Tolkien Gateway

Pete Fenlon

(Difference between revisions)
(The Fenlon Style)
(Bibliography: Well, I really feel the need to add this clarification as Fenlon has published so many non-Tolkien products.)
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==Bibliography==
 
==Bibliography==
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Selected bibliography of works concerned with J.R.R. Tolkien.
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* [[1982]]: ''[[MERP: An Artist's Interpretation of Middle Earth]]''
 
* [[1982]]: ''[[MERP: An Artist's Interpretation of Middle Earth]]''
 
* [[1984]]: ''[[MERP: Moria, The Dwarven City]]''
 
* [[1984]]: ''[[MERP: Moria, The Dwarven City]]''

Revision as of 00:29, 28 March 2010

File:Fenlon.jpg
Pete Fenlon
Biographical information
Born1955
EducationHistory, Anthropology, Law
LocationCharlottesville, VA

Peter C. Fenlon, Jr. (1955-) is an American role-playing game designer/author and illustrator. He was the former president and one of the founders of Iron Crown Enterprises, and contributed extensively to the Middle-earth Role Playing game.

Contents

The Fenlon Style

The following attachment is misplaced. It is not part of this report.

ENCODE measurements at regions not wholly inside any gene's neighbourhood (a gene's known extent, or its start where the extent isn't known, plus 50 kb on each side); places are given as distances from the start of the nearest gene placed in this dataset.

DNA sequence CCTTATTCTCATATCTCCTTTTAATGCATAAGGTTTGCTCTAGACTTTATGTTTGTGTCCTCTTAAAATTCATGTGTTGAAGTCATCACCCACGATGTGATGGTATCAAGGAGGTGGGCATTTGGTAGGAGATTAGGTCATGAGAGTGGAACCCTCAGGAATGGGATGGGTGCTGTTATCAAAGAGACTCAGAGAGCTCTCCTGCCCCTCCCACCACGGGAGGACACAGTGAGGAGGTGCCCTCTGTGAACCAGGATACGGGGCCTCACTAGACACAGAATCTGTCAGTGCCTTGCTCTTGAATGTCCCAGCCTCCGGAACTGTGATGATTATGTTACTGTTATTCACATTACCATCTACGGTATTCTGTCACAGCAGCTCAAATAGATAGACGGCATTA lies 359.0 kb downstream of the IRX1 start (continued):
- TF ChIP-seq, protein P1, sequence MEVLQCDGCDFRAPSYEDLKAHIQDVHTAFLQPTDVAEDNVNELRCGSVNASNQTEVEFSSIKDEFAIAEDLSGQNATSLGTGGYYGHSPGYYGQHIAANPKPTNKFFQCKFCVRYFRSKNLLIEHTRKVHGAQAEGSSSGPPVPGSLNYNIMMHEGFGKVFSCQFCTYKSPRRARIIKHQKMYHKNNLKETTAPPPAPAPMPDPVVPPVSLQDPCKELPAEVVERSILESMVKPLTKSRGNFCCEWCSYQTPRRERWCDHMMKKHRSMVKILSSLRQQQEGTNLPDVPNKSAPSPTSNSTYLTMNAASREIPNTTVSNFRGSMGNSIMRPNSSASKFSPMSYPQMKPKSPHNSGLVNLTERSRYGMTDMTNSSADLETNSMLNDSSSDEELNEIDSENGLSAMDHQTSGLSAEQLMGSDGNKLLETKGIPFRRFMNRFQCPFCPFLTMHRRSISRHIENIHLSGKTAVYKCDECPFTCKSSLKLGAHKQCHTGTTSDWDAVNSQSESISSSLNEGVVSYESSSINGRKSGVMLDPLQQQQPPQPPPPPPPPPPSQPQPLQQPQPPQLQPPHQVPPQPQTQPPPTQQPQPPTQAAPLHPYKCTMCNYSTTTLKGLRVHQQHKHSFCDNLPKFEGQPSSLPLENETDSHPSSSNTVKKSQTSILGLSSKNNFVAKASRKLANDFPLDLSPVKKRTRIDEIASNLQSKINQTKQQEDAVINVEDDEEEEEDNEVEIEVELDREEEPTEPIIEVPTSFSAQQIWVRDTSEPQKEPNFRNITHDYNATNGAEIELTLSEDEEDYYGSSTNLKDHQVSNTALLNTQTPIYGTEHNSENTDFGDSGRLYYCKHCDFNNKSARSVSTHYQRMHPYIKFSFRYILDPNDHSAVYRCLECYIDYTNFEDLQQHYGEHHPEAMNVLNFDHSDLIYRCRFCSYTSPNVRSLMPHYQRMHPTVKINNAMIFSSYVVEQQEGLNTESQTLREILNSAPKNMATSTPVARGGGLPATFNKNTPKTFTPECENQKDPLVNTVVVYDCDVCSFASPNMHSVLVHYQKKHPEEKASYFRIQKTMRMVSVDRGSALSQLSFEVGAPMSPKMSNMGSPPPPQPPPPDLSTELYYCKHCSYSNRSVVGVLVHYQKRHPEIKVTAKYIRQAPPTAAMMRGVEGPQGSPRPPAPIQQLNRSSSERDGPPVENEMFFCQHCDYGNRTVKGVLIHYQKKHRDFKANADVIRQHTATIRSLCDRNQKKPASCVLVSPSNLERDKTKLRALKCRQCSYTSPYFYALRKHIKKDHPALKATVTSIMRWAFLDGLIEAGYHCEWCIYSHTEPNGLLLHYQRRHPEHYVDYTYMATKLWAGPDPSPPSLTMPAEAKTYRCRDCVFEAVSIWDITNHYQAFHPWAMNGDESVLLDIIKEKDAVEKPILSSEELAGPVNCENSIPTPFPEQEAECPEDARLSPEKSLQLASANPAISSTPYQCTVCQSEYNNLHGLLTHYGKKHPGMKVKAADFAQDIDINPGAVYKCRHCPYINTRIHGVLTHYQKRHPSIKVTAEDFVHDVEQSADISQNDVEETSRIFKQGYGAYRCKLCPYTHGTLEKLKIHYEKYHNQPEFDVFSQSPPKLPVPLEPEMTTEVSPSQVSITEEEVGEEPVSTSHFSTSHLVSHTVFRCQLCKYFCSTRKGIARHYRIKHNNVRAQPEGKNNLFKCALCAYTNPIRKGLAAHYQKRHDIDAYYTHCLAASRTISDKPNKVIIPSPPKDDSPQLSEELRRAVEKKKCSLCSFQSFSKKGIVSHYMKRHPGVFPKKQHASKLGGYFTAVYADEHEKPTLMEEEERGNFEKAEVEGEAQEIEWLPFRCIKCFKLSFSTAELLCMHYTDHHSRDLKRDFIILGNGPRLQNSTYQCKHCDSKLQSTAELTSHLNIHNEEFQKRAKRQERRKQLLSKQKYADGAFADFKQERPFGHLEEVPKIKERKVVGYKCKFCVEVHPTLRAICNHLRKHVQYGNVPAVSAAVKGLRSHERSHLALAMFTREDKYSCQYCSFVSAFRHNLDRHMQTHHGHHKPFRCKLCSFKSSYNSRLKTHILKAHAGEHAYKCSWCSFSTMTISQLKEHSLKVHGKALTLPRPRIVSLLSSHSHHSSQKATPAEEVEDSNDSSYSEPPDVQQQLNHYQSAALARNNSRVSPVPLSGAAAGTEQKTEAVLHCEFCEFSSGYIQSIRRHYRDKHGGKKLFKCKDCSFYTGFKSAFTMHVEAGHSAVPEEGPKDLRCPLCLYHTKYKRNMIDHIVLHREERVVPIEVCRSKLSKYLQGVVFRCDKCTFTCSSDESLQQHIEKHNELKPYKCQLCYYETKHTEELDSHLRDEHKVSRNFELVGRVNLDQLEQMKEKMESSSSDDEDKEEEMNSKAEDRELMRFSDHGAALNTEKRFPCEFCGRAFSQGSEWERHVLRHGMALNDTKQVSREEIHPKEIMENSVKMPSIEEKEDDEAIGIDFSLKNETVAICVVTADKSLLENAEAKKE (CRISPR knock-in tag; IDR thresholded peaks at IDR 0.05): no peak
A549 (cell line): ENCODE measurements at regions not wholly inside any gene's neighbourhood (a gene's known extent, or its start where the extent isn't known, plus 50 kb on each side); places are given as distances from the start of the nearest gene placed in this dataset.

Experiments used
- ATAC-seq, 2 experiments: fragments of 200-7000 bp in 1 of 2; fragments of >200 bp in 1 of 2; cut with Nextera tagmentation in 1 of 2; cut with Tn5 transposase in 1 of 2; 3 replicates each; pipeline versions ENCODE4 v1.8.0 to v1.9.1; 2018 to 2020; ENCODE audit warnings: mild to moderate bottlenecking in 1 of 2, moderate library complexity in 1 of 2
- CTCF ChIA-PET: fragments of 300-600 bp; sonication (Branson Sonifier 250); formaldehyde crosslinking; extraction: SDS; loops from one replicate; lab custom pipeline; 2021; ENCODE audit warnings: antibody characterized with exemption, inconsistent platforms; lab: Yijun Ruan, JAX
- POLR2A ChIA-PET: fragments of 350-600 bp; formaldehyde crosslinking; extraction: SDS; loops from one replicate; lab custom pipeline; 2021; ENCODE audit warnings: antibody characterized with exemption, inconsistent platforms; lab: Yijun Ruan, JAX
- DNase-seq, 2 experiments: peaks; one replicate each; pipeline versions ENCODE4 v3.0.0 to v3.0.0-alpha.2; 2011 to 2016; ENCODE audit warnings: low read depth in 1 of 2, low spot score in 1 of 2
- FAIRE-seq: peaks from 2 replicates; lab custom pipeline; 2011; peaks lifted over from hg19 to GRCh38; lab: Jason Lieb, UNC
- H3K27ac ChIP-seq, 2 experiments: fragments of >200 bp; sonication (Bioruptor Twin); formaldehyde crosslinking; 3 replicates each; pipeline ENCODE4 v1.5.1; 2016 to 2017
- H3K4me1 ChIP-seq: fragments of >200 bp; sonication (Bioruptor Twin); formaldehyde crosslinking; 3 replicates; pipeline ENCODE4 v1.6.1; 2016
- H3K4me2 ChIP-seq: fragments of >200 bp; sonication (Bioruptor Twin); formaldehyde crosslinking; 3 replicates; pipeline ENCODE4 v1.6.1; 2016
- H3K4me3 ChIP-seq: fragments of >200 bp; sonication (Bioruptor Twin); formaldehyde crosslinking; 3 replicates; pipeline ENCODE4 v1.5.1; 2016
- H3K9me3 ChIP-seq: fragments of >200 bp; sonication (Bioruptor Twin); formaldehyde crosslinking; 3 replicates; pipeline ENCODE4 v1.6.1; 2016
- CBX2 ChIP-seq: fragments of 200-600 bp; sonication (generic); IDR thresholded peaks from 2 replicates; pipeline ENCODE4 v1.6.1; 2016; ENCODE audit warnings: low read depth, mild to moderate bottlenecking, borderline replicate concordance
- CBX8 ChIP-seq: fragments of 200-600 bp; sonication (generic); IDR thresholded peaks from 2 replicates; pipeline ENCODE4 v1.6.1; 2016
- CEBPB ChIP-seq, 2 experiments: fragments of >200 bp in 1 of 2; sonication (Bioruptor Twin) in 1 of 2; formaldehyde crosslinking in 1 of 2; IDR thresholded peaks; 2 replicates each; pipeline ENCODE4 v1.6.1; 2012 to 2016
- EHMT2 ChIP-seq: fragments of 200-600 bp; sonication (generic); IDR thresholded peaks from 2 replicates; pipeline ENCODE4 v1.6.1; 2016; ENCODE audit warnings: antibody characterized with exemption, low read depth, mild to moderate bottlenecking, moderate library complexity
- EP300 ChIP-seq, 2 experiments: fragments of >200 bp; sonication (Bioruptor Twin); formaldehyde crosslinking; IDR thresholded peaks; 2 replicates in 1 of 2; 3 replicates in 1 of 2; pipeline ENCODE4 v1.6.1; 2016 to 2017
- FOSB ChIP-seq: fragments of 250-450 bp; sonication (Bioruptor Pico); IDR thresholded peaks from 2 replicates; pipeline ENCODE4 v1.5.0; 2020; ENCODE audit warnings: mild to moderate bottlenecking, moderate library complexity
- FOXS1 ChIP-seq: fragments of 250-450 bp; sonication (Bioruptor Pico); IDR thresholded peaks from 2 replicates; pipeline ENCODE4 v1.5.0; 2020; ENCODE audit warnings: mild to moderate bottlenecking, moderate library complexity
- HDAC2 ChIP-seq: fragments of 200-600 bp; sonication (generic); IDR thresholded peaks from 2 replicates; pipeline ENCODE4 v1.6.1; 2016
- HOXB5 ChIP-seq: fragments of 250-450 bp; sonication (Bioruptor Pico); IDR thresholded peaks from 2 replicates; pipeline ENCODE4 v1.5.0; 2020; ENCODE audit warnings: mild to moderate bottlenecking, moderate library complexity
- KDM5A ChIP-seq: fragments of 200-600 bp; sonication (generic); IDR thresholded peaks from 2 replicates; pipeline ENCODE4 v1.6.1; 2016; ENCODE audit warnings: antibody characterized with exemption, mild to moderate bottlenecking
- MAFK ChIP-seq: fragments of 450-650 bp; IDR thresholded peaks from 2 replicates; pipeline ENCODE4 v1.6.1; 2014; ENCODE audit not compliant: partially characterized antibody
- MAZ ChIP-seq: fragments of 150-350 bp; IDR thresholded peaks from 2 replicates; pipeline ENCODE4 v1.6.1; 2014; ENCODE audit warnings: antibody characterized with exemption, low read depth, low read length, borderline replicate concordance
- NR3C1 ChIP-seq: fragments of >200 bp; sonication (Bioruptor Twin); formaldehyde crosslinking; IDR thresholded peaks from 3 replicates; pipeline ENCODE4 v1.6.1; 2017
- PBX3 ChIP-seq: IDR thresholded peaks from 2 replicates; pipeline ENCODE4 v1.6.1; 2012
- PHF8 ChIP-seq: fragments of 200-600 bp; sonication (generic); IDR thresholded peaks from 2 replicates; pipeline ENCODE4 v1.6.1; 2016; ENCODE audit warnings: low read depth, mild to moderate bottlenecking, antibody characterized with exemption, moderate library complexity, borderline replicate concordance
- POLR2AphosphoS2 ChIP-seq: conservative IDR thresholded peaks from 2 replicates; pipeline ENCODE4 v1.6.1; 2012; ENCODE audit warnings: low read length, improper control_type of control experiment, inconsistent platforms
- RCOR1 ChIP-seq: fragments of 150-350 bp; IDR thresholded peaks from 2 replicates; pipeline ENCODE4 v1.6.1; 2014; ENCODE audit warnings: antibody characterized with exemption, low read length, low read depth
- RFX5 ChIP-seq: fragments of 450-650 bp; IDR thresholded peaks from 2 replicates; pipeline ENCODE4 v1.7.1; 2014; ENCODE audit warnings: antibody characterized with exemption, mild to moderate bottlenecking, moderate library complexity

As an illustrator, Fenlon is especially known for his maps of Middle-earth. These were a large-scale map of the continent of Middle-earth (first released in 1982 as An Artist's Interpretation of Middle Earth) and several smaller-scale maps of different regions of Middle-earth (most of whom were printed in Northwestern Middle-earth Map Set). The smaller-scale maps were often included as separate color fold-outs with the MERP 1st Ed. modules. With MERP 2nd Ed., no new maps were released.

Fenlon's maps have continued to have an explicit influence on later Middle-earth gaming cartographers (e.g., Thomas Morwinsky and Sampsa Rydman), and his continental map has been discussed and revised in the magazines Other Hands and Other Minds.[1]

The characteristical maps of Fenlon have even created an expression known as 'Fenlon Style maps'. In January 2008, the Cartographer's Annual released a Pete Fenlon style pack for use with ProFantasy Software cartography tools.[2]

Bibliography

Selected bibliography of works concerned with J.R.R. Tolkien.

See also

External links

References

  1. Other Hands July 2000. Other Minds, issue 1 and issue 2.
  2. The Cartographer's Annual Vol. 2 (external link)